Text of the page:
Liz Purdy, one of my Seattle-based buddies sent this email out to us:
here’s a thought i had for the dualbs: my friend molly from ohio who lives across the hall has set up a “story of the day” with her friends that are all over at different colleges. each one of her friends has taken a day and sends out a story of a funny experience, awkward moment, general college life, etc. she always calls me into her room to read them and laugh with her. i’ve gotten to the point where now i look forward to the story of the day from her friends, so…
I picked Thursday. Today is Thursday. So here goes:
This event happened about 3 weeks ago. Ben Sikora, one of my roommates, had recently gotten a kitten from Table Mountain Animal Clinic (TMAC) a local animal shelter about 10 minutes from where we live. After much debate about names for the kitten (including almost naming it Benzyl), Ben decided to call him Kitty. Unfortunately, Kitty wasn’t feeling so well and Ben had to take him back to TMAC to get put down (the vet thought that Kitty had distemper).So back to TMAC we went and we had to wait for some time because like many non-profit animal shelters, they were understaffed.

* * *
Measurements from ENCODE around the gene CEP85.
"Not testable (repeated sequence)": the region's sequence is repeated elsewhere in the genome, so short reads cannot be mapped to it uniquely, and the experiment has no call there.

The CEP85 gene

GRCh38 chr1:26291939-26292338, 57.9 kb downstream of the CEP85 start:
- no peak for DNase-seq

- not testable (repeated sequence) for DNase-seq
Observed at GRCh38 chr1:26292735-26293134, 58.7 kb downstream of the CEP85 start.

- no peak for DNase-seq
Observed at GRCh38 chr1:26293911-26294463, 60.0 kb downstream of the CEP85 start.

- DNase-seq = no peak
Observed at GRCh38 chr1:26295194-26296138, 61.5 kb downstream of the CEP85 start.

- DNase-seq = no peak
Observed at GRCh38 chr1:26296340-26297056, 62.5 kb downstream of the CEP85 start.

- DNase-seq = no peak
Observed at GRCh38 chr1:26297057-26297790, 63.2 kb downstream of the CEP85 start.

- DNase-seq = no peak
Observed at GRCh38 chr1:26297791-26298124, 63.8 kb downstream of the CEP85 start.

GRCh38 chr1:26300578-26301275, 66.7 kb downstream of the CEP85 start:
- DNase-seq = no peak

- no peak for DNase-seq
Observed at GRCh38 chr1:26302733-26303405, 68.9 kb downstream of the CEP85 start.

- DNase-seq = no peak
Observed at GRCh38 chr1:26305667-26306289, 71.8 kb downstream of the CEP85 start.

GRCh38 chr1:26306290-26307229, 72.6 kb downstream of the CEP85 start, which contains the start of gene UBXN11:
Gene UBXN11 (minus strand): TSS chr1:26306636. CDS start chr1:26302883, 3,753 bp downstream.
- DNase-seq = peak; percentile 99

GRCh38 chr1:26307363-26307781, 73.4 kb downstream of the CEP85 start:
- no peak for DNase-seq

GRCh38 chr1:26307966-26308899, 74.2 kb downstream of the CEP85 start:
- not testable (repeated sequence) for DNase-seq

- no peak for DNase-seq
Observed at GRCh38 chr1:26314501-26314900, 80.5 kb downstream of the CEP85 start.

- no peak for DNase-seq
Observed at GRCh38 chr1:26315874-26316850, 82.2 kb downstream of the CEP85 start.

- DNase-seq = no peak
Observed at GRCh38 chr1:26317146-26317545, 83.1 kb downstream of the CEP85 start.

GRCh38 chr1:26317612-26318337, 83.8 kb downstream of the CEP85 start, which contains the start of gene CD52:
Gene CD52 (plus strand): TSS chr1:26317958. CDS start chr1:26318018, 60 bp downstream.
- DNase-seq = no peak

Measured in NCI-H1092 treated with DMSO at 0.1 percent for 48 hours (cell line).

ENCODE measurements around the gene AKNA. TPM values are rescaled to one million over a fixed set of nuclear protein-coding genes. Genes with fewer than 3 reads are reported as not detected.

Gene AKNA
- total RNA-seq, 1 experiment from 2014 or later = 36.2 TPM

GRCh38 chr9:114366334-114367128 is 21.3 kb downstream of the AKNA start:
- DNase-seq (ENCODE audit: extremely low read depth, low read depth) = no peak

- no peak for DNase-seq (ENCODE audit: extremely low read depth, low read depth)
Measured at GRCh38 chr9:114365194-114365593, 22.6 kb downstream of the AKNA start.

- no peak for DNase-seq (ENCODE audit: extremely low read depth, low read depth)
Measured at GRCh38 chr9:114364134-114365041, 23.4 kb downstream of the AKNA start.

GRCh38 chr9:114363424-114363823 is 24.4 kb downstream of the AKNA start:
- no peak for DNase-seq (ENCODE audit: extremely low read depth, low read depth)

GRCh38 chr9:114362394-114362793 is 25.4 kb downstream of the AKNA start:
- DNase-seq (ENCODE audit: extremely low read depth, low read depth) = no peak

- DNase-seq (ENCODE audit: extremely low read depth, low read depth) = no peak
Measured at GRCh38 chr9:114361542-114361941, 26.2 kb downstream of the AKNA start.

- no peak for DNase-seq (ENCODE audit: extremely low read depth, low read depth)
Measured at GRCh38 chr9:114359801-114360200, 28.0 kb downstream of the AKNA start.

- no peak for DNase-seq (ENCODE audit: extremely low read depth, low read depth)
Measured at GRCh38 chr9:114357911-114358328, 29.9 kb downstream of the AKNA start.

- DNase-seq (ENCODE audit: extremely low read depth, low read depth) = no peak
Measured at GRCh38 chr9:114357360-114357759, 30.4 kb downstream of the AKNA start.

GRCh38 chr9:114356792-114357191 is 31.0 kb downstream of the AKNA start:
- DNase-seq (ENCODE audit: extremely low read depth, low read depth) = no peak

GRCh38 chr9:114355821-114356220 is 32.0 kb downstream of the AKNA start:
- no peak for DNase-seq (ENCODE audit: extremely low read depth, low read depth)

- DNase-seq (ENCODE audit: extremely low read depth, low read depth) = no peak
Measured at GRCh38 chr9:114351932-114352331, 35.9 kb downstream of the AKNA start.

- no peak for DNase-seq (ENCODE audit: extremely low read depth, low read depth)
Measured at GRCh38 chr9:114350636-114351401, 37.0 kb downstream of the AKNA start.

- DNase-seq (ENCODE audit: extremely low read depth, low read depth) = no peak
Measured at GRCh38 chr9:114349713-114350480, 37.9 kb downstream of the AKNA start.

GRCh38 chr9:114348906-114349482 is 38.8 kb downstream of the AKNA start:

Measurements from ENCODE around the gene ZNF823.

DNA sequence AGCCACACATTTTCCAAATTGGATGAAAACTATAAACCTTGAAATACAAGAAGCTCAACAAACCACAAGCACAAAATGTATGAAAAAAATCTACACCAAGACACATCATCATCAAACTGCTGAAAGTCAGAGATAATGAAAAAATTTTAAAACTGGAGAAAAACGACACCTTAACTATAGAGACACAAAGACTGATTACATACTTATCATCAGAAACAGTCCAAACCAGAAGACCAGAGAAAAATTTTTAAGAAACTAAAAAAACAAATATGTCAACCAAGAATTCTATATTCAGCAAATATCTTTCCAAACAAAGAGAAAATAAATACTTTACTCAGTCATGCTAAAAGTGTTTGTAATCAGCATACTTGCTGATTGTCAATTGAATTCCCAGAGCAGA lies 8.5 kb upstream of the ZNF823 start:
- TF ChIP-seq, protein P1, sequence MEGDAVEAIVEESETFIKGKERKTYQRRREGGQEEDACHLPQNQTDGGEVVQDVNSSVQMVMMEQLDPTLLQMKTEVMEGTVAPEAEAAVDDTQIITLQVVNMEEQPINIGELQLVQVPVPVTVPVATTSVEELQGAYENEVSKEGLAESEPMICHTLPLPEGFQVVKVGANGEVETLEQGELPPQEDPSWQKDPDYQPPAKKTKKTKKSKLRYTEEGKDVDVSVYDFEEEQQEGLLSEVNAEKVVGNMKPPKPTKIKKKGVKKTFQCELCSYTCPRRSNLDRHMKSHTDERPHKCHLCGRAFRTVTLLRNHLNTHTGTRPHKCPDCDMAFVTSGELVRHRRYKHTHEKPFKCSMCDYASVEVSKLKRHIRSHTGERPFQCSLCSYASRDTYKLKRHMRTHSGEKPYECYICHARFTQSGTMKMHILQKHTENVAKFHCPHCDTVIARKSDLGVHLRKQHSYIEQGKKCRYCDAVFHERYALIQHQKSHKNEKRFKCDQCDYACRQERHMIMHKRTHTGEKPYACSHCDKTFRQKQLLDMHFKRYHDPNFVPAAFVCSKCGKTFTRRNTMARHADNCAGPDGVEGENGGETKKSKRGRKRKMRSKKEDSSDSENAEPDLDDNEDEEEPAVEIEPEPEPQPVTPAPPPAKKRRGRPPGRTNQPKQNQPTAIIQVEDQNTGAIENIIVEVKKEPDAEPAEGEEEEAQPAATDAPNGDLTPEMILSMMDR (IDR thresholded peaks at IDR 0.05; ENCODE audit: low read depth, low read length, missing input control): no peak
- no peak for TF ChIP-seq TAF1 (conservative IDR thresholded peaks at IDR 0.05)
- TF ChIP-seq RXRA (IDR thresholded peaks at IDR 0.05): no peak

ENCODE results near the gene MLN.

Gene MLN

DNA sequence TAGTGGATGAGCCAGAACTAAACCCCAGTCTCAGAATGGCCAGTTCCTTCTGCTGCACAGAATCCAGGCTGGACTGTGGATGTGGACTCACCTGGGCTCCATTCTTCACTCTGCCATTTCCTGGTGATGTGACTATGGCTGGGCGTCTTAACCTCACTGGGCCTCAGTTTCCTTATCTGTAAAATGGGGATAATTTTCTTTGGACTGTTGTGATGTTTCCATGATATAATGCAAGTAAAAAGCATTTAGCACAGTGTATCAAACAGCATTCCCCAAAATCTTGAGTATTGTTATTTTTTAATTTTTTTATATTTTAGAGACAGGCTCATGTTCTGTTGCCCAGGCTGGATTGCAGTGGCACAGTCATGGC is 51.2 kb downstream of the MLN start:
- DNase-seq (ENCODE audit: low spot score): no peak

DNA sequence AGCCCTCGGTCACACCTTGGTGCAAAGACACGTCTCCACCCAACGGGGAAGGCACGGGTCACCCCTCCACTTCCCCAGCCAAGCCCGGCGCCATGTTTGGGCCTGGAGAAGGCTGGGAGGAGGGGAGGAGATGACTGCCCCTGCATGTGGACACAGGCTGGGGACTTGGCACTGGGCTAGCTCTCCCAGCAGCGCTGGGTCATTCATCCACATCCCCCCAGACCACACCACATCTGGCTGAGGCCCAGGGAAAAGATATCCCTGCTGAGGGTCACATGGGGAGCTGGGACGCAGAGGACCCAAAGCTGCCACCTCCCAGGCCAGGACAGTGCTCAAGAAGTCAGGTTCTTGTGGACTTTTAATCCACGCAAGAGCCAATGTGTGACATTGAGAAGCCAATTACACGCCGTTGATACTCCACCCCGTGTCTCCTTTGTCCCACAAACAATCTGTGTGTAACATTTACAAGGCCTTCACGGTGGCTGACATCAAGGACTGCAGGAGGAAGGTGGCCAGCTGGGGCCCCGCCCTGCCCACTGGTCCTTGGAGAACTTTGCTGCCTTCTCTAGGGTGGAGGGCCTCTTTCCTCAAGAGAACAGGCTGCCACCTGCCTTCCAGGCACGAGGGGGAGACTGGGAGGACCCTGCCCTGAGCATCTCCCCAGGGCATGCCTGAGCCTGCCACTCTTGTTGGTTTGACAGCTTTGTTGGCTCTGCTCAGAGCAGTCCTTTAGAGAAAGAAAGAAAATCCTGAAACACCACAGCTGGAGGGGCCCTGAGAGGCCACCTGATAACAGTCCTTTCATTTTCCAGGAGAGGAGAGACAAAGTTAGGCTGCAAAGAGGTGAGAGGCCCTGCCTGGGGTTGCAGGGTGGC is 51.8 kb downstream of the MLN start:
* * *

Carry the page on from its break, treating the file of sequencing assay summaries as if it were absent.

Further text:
This guy comes in with his dog and two daughters, perhaps aged 2 and 5. The man probably made less than what I pay in tuition every year, which I only mention to develop a mental picture. The youngest one wore only a shirt and dipper while the elder wore a dress that had been worn many times but washed only a handful (none of which were recent). The dog was muscular, but not oversized, and was restrained only by a leash (no collar) which the man had attached to the dog by looping the end of the leash through the handle and thusly creating a simple, yet effective noose. Having only two hands, both of which were occupied with keeping the dog at bay, the man had very little control of his kids.
Ben, myself, and Sarah (Ben’s girlfriend) sat at the far corner, directly across from where the man and his dog sat. By this time, his children had wondered off directly to the man’s right to look at a half dozen cats put up in temporary cages in the lobby. The kids, naturally curious of what were in the cages, stuck their fingers in to try and pet the cats. By this time I had lost interest in what the kids were doing, turning my attention back to Ben (who was very sad, although he would never admit it, even now) and his cat. The eldest daughter let out a little yelp and my head jerked to the left to see what was going on: I caught the tail end of her jerking her hand back. The father, seeing her jerk her hand back, said something to the effect of, “See, I told you would get bitten if you kept sticking your fingers in the cage.” The girl, slightly perplexed, shook her head and pointed to her little sister. The lobby let out a little chuckle and my day was made slightly better.